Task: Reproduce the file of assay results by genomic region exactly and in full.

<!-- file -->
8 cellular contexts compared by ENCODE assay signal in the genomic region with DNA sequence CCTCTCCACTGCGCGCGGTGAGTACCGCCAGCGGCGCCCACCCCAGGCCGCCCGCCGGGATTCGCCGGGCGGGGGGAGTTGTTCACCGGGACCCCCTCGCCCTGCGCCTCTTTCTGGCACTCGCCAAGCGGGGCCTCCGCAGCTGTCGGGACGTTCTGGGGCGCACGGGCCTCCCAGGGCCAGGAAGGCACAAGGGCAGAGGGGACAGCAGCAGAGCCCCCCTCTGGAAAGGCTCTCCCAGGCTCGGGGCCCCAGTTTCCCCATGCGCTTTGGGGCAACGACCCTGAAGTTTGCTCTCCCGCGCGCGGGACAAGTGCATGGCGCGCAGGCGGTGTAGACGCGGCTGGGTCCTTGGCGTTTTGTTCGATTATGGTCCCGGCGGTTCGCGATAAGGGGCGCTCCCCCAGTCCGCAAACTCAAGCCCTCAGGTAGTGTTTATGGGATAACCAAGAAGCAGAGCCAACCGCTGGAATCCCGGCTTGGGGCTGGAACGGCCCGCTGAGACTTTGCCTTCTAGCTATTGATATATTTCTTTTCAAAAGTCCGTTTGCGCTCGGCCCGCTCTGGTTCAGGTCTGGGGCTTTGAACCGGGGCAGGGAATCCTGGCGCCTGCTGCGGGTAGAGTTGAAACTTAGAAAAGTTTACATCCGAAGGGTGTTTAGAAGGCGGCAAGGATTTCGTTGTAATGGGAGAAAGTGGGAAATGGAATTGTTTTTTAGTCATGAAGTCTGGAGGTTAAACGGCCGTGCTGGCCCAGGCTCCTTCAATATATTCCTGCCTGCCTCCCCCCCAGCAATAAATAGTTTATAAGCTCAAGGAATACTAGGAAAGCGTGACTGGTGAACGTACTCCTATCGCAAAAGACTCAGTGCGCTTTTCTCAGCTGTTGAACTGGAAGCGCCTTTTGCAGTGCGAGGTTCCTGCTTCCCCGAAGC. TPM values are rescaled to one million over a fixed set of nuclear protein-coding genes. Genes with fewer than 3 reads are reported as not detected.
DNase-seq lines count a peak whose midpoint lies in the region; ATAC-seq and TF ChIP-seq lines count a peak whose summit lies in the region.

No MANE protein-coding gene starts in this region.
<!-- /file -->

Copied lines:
8 cellular contexts compared by ENCODE assay signal in the genomic region with DNA sequence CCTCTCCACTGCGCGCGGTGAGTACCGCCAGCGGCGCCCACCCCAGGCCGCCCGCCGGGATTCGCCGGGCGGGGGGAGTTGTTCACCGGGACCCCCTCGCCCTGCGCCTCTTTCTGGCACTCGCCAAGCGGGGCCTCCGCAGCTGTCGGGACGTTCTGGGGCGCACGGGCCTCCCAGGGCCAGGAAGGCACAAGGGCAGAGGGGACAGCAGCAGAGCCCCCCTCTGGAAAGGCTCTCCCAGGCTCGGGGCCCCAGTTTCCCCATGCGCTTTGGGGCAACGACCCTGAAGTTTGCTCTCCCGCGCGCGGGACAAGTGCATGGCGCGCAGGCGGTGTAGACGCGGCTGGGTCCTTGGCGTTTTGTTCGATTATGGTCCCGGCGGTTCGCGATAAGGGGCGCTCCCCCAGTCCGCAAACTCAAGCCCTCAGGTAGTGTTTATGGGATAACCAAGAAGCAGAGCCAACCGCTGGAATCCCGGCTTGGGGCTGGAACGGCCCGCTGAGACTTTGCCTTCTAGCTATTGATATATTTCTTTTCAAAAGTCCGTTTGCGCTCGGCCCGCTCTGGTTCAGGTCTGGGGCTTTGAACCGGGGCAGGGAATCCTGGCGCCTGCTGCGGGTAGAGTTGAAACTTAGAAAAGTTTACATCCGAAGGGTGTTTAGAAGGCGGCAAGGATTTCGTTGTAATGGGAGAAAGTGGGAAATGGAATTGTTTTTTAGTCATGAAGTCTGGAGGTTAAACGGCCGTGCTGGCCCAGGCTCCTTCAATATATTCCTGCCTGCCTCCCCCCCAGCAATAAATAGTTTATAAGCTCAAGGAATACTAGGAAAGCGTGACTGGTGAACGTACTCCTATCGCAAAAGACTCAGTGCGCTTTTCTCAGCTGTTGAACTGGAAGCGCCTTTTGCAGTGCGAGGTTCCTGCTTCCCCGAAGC. TPM values are rescaled to one million over a fixed set of nuclear protein-coding genes. Genes with fewer than 3 reads are reported as not detected.
DNase-seq lines count a peak whose midpoint lies in the region; ATAC-seq and TF ChIP-seq lines count a peak whose summit lies in the region.

No MANE protein-coding gene starts in this region.